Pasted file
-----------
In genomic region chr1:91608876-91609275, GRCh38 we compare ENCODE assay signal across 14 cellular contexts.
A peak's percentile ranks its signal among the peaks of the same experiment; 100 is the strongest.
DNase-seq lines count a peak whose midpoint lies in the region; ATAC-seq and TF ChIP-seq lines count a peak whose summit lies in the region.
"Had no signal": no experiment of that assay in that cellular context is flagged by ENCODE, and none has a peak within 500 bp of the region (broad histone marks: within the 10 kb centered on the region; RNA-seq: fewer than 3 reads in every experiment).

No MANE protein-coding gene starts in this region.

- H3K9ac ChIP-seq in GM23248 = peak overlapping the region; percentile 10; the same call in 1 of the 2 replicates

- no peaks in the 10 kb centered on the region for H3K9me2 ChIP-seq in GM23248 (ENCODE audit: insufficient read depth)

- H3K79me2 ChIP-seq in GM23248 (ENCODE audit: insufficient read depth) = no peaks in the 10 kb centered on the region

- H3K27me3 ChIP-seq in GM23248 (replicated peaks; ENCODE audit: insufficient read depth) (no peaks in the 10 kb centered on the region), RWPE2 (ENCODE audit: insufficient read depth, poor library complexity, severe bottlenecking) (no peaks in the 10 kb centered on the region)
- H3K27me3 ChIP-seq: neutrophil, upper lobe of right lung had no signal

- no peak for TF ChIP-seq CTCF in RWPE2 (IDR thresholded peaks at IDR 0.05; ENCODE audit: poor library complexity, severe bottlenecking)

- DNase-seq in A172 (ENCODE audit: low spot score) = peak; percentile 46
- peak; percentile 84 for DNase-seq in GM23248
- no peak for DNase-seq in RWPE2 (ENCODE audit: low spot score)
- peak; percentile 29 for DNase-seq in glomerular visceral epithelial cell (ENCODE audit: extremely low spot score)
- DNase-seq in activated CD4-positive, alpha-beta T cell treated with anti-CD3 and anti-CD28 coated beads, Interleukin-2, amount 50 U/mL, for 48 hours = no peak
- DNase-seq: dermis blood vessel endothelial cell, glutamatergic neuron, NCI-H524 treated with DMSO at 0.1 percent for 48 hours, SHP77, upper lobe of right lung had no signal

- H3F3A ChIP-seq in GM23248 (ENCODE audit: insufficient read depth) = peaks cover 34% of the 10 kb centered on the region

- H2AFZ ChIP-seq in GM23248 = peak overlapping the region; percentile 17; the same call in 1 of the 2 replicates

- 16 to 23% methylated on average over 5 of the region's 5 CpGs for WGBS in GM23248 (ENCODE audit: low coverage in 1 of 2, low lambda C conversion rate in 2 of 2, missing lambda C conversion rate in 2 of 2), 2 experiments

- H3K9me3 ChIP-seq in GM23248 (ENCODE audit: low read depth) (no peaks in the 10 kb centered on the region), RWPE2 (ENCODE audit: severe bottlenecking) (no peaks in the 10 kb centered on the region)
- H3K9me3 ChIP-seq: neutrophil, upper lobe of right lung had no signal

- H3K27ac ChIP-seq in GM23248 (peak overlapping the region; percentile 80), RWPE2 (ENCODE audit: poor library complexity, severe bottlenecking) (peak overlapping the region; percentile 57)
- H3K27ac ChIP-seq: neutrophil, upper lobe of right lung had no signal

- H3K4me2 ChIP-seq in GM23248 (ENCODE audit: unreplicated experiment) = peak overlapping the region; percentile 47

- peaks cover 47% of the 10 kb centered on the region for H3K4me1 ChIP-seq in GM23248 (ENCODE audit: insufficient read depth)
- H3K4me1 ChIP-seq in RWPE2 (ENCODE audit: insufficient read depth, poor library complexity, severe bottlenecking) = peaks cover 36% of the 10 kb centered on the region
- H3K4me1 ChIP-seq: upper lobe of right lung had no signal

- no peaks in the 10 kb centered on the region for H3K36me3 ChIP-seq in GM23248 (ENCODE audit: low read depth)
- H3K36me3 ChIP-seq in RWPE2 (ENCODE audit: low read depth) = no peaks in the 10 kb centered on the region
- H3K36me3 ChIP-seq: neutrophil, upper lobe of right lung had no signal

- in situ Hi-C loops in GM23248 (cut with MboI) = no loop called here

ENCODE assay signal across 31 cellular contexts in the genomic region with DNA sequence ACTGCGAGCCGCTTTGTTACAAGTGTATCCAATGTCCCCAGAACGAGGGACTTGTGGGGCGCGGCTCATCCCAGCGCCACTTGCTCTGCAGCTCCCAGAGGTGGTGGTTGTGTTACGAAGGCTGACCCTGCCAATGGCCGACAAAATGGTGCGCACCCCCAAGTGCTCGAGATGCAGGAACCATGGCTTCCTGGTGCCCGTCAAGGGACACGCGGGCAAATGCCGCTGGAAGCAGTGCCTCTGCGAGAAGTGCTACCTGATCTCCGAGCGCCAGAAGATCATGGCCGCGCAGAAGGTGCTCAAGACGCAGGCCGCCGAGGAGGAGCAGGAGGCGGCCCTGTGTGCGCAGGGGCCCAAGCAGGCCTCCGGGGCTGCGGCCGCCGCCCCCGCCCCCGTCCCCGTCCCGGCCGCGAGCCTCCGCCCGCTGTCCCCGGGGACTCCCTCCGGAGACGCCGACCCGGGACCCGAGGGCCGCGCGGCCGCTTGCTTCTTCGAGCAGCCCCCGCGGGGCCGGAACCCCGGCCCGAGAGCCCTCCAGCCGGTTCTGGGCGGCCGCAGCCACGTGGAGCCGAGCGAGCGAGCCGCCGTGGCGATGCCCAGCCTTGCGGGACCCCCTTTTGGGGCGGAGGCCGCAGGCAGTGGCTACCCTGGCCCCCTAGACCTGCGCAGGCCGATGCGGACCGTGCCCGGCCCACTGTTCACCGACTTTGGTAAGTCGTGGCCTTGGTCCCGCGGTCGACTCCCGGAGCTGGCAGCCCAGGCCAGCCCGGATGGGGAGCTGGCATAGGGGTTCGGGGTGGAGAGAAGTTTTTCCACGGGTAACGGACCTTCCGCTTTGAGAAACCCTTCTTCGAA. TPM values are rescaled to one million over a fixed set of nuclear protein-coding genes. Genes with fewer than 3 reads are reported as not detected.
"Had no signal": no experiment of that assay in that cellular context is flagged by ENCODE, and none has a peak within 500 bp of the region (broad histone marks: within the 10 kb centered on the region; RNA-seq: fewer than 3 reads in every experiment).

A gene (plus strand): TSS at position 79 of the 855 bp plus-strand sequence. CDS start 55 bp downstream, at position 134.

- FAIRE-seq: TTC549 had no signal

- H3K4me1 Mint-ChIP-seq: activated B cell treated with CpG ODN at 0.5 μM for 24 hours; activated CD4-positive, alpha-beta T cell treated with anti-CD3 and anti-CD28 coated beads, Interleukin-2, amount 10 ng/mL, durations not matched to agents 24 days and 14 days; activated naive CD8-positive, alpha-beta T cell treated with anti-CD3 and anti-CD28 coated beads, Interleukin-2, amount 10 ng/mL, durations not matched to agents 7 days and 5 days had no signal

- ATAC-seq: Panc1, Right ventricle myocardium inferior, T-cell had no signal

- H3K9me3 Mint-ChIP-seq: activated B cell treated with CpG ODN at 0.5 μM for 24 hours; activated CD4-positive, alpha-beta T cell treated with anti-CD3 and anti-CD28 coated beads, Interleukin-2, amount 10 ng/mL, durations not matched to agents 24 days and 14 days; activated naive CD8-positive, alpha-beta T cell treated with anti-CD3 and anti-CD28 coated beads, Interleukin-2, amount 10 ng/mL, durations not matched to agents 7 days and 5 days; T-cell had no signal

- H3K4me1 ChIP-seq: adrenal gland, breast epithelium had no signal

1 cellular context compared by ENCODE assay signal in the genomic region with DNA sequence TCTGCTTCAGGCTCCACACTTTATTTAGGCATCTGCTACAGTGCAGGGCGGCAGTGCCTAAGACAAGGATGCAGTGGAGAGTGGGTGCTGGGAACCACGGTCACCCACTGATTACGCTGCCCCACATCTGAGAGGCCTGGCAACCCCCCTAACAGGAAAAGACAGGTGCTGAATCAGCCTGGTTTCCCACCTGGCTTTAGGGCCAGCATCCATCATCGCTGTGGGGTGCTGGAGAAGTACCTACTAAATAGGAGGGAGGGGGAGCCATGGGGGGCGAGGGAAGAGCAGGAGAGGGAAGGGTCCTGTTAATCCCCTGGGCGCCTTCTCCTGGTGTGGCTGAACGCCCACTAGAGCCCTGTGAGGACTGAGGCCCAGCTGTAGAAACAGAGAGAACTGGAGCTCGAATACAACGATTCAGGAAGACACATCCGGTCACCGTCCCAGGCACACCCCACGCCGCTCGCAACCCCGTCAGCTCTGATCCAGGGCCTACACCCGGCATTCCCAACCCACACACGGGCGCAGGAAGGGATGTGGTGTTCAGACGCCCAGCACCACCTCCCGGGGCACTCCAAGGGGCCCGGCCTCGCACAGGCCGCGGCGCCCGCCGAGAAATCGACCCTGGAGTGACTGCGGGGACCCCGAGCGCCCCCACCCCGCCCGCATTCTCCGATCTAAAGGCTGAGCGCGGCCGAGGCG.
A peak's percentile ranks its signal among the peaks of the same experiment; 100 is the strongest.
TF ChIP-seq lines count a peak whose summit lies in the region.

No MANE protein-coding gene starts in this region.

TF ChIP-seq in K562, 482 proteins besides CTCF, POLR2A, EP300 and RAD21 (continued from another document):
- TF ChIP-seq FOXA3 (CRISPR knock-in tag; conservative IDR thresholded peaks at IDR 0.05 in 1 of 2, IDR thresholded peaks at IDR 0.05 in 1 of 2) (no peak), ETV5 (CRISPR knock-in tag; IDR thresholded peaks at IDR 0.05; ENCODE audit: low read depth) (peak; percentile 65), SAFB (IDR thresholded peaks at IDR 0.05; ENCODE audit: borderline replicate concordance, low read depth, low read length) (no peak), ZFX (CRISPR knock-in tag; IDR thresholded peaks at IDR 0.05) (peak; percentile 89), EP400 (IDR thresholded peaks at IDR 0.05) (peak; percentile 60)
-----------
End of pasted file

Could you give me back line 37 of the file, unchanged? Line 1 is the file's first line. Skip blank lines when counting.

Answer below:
- H3K4me1 Mint-ChIP-seq: activated B cell treated with CpG ODN at 0.5 μM for 24 hours; activated CD4-positive, alpha-beta T cell treated with anti-CD3 and anti-CD28 coated beads, Interleukin-2, amount 10 ng/mL, durations not matched to agents 24 days and 14 days; activated naive CD8-positive, alpha-beta T cell treated with anti-CD3 and anti-CD28 coated beads, Interleukin-2, amount 10 ng/mL, durations not matched to agents 7 days and 5 days had no signal